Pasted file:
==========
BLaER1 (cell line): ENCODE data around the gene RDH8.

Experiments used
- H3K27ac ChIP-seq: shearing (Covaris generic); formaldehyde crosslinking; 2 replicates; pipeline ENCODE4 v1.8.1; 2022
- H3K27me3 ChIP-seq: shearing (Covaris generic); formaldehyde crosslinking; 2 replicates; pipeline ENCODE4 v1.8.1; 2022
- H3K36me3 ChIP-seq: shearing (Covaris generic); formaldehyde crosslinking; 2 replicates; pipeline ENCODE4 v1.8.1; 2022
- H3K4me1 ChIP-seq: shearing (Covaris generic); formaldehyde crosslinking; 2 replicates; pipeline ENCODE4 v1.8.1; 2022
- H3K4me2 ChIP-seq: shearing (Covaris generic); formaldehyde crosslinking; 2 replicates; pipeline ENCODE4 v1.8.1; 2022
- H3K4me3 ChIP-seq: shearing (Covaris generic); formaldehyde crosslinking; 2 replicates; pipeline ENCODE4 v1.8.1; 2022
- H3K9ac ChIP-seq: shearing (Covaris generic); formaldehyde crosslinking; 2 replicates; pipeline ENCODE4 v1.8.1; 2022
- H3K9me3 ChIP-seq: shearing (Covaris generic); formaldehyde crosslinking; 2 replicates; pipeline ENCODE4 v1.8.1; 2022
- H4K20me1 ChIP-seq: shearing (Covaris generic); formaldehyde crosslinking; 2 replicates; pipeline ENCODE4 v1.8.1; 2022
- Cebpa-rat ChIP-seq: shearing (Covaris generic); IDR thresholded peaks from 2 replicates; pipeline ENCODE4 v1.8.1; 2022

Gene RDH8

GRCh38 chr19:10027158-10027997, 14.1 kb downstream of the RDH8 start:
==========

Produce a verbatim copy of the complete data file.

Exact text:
BLaER1 (cell line): ENCODE data around the gene RDH8.

Experiments used
- H3K27ac ChIP-seq: shearing (Covaris generic); formaldehyde crosslinking; 2 replicates; pipeline ENCODE4 v1.8.1; 2022
- H3K27me3 ChIP-seq: shearing (Covaris generic); formaldehyde crosslinking; 2 replicates; pipeline ENCODE4 v1.8.1; 2022
- H3K36me3 ChIP-seq: shearing (Covaris generic); formaldehyde crosslinking; 2 replicates; pipeline ENCODE4 v1.8.1; 2022
- H3K4me1 ChIP-seq: shearing (Covaris generic); formaldehyde crosslinking; 2 replicates; pipeline ENCODE4 v1.8.1; 2022
- H3K4me2 ChIP-seq: shearing (Covaris generic); formaldehyde crosslinking; 2 replicates; pipeline ENCODE4 v1.8.1; 2022
- H3K4me3 ChIP-seq: shearing (Covaris generic); formaldehyde crosslinking; 2 replicates; pipeline ENCODE4 v1.8.1; 2022
- H3K9ac ChIP-seq: shearing (Covaris generic); formaldehyde crosslinking; 2 replicates; pipeline ENCODE4 v1.8.1; 2022
- H3K9me3 ChIP-seq: shearing (Covaris generic); formaldehyde crosslinking; 2 replicates; pipeline ENCODE4 v1.8.1; 2022
- H4K20me1 ChIP-seq: shearing (Covaris generic); formaldehyde crosslinking; 2 replicates; pipeline ENCODE4 v1.8.1; 2022
- Cebpa-rat ChIP-seq: shearing (Covaris generic); IDR thresholded peaks from 2 replicates; pipeline ENCODE4 v1.8.1; 2022

Gene RDH8

GRCh38 chr19:10027158-10027997, 14.1 kb downstream of the RDH8 start: